The zoo contributes to 14 recovery programs with zoo-based breeding, developing husbandry protocols and for some species, releasing animals back into the wild.
Taronga Zoo has conservation partnerships with other organisations, community groups and conservation experts around the world. The aim is to stop the poaching and trafficking of wildlife and to protect and regenerate vegetation. Also, to increase understanding of our impact on wildlife within communities.
Much of the work involves research to understand the dangers to wildlife and how to minimise them.
One such project uses acoustic monitoring and genetic analyses to help understand the wild Port Jackson Shark social networks.
Working hand in hand with other groups, Taronga Zoo is researching the impacts of river system regulation, such as dams and diversions, and climate change on platypus health in order to save them from extinction.
THE ZOO AND SAVING LIVES
Taronga Zoo, Sydney, and Taronga Western Plains Zoo, Dubbo, each have wildlife hospitals that care for around 1,400 native animals each year. Many of the animals are brought in by community members who have found sick, injured or orphaned animals. From stranded seals to pelicans tangled in fishing line, the hospitals’ aim to rehabilitate the animals and release them back into the wild whenever possible.
Where does the money come to pay for all this wonderful work? Mainly from the 1.5 million people who visit the zoo each year. Taronga is a not for profit organisation. The money from zoo entry and store purchases is used to help with Taringa’s conservation work.
THE ZOO AND EDUCATION
Taronga Zoo is a favourite destination to take the grandkids. It may be the only place they get to see so many of the world’s wonderful wildlife species.
When they can see, hear, smell and even sometimes touch the animals, they begin to really care about them.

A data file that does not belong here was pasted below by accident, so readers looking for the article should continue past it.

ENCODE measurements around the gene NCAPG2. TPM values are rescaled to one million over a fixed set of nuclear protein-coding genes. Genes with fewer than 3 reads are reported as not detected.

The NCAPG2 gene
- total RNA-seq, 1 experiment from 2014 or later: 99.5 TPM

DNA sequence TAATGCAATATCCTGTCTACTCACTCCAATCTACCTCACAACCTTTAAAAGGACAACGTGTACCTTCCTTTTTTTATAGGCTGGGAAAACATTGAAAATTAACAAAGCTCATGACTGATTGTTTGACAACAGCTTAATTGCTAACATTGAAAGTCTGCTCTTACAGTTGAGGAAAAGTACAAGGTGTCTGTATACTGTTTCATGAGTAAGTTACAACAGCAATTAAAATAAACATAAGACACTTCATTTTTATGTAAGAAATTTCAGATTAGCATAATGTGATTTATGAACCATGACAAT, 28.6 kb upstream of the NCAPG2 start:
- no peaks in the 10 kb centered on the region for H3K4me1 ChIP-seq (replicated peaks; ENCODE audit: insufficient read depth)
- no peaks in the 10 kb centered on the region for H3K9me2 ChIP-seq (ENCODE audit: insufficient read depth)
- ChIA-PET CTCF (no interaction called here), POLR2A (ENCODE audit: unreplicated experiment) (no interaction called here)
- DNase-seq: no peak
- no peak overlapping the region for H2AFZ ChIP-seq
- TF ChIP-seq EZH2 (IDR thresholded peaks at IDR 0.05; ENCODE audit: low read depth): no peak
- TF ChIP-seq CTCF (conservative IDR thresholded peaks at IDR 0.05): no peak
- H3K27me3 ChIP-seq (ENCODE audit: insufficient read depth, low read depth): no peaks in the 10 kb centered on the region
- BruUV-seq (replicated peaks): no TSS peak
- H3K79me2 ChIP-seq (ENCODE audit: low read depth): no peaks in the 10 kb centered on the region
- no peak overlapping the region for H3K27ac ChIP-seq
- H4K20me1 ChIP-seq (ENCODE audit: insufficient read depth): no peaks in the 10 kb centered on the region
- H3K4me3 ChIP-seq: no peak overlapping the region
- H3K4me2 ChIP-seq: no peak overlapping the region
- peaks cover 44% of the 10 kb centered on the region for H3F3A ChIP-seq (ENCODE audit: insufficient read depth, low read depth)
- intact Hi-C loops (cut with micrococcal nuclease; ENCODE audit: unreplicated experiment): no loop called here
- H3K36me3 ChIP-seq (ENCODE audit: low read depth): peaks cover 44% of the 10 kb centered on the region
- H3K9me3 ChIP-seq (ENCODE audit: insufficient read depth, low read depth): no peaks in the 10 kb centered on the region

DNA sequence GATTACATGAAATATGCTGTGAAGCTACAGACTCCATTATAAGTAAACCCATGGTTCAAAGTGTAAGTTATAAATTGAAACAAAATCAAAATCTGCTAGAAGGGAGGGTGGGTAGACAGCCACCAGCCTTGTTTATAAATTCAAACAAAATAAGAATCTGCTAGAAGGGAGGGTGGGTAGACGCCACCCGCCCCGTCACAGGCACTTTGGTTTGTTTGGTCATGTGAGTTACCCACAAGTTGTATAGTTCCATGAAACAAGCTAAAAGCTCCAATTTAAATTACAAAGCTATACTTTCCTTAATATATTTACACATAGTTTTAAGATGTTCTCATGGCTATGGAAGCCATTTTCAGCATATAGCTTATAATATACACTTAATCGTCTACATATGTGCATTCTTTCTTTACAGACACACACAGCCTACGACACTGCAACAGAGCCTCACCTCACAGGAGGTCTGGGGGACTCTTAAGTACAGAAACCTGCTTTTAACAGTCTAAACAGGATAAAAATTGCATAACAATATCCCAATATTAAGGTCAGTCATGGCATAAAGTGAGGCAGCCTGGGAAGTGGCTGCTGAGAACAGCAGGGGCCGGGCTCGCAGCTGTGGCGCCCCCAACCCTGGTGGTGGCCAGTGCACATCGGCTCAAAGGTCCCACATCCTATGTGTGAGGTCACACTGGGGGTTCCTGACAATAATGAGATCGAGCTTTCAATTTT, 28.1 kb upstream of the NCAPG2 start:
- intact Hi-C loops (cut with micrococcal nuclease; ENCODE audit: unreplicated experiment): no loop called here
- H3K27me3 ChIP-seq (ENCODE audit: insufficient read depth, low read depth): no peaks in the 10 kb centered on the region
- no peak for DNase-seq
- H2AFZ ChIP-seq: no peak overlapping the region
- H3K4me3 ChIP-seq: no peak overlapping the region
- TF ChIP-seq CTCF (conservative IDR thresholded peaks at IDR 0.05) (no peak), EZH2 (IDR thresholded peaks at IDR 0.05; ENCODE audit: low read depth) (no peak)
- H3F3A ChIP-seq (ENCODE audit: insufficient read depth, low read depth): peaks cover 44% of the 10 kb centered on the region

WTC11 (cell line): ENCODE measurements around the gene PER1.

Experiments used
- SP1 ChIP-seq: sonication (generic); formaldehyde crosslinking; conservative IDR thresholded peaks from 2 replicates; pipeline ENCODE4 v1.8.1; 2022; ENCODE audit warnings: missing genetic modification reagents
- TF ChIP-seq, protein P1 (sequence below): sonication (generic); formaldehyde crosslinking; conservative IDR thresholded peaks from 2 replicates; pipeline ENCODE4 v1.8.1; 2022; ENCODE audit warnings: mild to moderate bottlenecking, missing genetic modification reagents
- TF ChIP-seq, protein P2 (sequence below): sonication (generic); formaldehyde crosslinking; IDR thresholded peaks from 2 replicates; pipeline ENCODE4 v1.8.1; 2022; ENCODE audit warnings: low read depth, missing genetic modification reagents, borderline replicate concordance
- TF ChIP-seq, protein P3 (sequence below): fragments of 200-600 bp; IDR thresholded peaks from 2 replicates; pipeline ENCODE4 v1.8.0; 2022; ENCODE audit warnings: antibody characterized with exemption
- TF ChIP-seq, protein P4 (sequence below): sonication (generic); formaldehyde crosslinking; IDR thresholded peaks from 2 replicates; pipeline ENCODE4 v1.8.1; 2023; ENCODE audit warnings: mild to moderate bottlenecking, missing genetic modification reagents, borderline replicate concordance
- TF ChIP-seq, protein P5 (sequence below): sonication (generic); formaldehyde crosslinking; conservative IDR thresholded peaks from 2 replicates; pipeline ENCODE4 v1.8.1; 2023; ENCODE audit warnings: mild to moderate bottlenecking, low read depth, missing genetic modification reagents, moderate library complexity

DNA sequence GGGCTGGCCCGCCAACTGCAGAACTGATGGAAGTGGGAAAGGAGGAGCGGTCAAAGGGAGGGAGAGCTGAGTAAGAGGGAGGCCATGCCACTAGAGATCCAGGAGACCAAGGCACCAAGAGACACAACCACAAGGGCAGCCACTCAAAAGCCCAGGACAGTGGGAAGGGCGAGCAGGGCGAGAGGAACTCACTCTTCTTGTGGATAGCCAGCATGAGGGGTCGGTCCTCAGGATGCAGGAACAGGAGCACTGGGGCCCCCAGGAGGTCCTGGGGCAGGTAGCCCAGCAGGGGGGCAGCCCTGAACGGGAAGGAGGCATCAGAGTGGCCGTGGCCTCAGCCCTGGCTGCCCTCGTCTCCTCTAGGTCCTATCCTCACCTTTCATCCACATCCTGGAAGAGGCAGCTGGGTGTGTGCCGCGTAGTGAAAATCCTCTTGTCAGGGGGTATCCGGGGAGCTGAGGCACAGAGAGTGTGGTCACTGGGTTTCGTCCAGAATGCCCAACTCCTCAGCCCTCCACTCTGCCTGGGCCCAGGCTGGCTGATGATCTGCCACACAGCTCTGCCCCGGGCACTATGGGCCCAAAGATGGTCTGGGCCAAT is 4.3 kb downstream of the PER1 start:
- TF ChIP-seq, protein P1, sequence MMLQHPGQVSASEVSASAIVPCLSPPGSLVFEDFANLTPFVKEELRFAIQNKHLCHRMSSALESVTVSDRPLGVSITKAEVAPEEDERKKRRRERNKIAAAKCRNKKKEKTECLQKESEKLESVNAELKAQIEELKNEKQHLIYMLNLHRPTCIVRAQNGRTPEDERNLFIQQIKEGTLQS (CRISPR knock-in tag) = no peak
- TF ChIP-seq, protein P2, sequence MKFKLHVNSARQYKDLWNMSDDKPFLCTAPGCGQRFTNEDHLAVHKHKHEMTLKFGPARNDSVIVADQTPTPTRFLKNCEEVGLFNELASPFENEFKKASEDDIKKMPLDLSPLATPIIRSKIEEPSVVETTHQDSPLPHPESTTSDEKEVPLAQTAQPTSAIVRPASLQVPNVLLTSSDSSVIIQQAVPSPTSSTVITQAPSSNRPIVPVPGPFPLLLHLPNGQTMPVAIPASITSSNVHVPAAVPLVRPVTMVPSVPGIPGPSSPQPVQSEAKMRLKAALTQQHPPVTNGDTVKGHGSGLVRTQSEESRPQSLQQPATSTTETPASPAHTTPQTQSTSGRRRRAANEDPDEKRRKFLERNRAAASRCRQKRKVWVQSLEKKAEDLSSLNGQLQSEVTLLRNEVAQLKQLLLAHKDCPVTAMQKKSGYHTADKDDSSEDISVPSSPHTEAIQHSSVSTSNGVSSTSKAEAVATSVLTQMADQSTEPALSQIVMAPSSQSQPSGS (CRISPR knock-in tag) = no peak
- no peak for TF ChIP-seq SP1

Everywhere you look there are tips for what we can do to help provide a healthy future for the animals.
THE FAMOUS BIRD SHOW
We gratefully sit at the staging area for Taronga’s famous bird show. We have done lots of walking to view all the wonderful animals.
Last year, it was the little sister’s turn – a special excursion before she starts ‘big school’ this year. A few years ago her big sister came with us.
Every time we visit there is something new to see and learn.
The QBE Free Flight Bird Show never disappoints. The view is spectacular – one of the best of Sydney Harbour.
Against this amazing backdrop, we see a condor spread its three-metre wings as it takes to the sky above our heads.
We sit in awe and wonderment as a stream of different birds fly above us in a perfectly choreographed performance.
While we watch the flawless flight, a zookeeper tells us about the biggest threat to various bird species and what we can do to help save them. We are given tips to turn our own yards into wildlife havens.
What better way to encourage young generations to be wildlife ambassadors who care about the planet and all the wonderful creatures it hosts?
That is why you belong in the zoo.
Have a gleeful week, Tamuria.